President Trump will not be impeached.
At least, if congressional Democrats, after retaking Congress in November, are shortsighted enough to begin the impeachment process, the media will turn on them faster than a gaggle of self-serving female senators turned on Al Franken.
That’s because the fourth estate has a fruitful symbiosis with the man currently occupying the Oval Office. All the moral preening done by smug journalists in the White House briefing room is just that: melodramatic acting on screen. The sanctimonious prattle about norms and integrity are worn-out script lines, painfully and insincerely regurgitated from the era of Lippmann and Schlesinger.
In the age of social publishing and monetized clicks, journalism is cheap, high school theater. And no one thrives in a pin-spot-illuminated environment better than a former reality TV star and tabloid monster.
Trump is the grand master of media manipulation. Compared with other political figures, he is nonpareil for ratings. The press can’t help but cover everything he says, does, thinks, and breathes.
Thus, the press pushers know that honestly pursuing impeachment is career suicide. So they play the game, hinting that Trump’s presidency is just days away from sinking, and suggesting that Robert Mueller’s probe into Russian collusion is pricking holes in the hull of Trump’s barely buoyant administration. Headlines create the illusion of a smoking gun.
While the FBI has been investigating the Trump campaign for Russian cahoots for almost three years now, no serious journalist believes that Trump was hiding an ancient Samsung flip phone on his person with a line straight to the Kremlin this whole time.
To admit as much would end the ratings ride that dying outlets need in order to survive.
As always, it all comes down to money. In a recent Buzzfeed report titled “It’s A Good Time To Be A Reporter Covering Trump If You Like Money And Going On TV,” reporter Steven Perlberg explains the obvious: The tweeter-in-chief is a boon for the news business. “A media renaissance has juiced salaries for those who can break news about characters in the Trump orbit, thanks to their sourcing on the most intensely followed beat in the world,” Perlberg writes.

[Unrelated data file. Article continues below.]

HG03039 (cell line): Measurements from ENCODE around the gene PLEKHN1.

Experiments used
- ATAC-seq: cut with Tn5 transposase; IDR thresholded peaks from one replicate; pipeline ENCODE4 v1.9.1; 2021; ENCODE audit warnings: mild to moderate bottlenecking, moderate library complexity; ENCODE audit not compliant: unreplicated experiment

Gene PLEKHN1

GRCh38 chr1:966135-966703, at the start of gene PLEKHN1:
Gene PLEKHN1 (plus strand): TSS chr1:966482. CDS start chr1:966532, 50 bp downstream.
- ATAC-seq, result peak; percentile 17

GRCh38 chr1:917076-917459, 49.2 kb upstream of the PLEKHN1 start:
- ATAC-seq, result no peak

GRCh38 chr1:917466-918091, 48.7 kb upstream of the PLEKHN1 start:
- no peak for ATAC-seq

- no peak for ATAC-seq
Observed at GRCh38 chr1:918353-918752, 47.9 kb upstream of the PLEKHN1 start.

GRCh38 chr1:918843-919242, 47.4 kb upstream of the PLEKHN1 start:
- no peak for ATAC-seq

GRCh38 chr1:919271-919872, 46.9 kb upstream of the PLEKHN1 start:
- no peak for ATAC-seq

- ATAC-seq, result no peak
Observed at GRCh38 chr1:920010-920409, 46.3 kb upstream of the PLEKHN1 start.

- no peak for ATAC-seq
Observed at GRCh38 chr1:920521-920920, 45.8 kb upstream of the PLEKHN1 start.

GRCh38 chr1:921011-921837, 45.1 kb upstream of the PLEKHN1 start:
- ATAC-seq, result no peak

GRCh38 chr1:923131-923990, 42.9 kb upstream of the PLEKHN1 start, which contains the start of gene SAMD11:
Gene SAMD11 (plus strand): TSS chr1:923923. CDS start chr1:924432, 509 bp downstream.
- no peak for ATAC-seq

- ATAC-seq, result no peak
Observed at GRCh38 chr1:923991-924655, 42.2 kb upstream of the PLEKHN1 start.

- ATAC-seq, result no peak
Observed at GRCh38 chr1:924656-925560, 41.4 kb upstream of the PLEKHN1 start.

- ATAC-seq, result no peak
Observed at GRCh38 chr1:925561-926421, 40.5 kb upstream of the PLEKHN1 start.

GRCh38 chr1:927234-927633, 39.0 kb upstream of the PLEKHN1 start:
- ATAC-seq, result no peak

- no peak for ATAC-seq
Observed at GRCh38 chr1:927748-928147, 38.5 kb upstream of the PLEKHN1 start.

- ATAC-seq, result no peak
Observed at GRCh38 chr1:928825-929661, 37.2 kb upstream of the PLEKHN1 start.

Cable news is making many print journalists far more wealthy than they ever thought they’d be. Networks are handing out “contributor” titles to aspiring scribblers to the tune of $30,000 to $50,000 a year. That’s on top of their current reporting salary. Some journos are well-connected enough to earn six figures just for popping up on screen from time to time.
Trump’s taste for the tube makes TV hits all the more valuable. The same goes for the televised White House briefing, which is less an opportunity for public enlightenment than a circus of wild beasts all performing for treats before the camera. The briefing room has helped make stars out of boorish antagonizers like CNN’s Jim Acosta and Brian Karem of Playboy, who fake earnestness in the form of badgering whichever poor soul assumes the podium on any given day.
Then there are the book deals. Michael Wolff, the cretinous louse of a reporter, made big money for his half-fabricated exposé on West Wing palace intrigue. Wolff’s was preceded by a handful of best-sellers like Devil’s Bargain by Joshua Green and Unbelievable by Katy Tur, each with their own take on Trump’s unlikely rise to power. Even James Comey, the FBI’s own Tin Man who, for want of the people’s heart, squealed on his boss, made a killing off his book about Trump’s personal tics.